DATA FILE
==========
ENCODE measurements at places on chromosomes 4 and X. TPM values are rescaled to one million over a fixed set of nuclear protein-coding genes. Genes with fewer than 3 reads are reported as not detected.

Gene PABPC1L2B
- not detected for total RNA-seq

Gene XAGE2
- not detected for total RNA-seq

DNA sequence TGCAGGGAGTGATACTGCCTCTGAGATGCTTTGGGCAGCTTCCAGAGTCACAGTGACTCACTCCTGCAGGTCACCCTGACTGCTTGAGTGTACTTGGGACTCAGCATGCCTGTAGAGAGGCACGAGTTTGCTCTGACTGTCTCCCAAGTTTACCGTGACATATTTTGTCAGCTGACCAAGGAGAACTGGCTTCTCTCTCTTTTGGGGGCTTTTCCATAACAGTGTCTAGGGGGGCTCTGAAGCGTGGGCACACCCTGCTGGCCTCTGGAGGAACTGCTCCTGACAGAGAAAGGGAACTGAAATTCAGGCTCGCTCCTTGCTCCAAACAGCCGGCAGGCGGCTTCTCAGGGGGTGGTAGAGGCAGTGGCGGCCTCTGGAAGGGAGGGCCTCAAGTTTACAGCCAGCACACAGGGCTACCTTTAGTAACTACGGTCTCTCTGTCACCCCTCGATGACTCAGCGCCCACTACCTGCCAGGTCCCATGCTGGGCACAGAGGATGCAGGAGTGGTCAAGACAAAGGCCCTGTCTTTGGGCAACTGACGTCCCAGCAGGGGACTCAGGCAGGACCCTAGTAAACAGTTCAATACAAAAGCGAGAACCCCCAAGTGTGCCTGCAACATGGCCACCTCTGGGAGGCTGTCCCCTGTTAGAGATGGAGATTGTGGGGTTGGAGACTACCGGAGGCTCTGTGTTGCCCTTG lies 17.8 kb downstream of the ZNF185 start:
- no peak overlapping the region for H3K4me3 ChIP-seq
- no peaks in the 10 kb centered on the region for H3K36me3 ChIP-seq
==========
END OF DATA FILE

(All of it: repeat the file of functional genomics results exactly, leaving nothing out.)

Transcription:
ENCODE measurements at places on chromosomes 4 and X. TPM values are rescaled to one million over a fixed set of nuclear protein-coding genes. Genes with fewer than 3 reads are reported as not detected.

Gene PABPC1L2B
- not detected for total RNA-seq

Gene XAGE2
- not detected for total RNA-seq

DNA sequence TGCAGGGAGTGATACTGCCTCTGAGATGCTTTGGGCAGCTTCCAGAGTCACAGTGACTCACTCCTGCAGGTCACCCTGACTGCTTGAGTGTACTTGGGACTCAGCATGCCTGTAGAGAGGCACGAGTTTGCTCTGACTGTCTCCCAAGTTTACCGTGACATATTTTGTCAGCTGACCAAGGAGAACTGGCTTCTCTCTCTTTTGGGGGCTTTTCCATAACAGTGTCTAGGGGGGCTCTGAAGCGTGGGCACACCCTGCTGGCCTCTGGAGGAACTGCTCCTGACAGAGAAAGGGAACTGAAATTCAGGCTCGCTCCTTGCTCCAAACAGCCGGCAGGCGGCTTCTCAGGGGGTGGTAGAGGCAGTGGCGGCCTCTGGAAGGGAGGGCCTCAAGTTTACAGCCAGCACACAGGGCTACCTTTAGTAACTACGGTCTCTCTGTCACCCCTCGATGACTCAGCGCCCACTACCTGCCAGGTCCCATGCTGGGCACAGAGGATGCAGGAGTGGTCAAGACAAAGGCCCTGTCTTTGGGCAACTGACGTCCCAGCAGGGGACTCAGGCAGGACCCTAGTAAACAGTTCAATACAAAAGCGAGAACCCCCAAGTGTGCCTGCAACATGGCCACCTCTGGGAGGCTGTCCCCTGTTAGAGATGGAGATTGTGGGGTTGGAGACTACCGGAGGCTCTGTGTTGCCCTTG lies 17.8 kb downstream of the ZNF185 start:
- no peak overlapping the region for H3K4me3 ChIP-seq
- no peaks in the 10 kb centered on the region for H3K36me3 ChIP-seq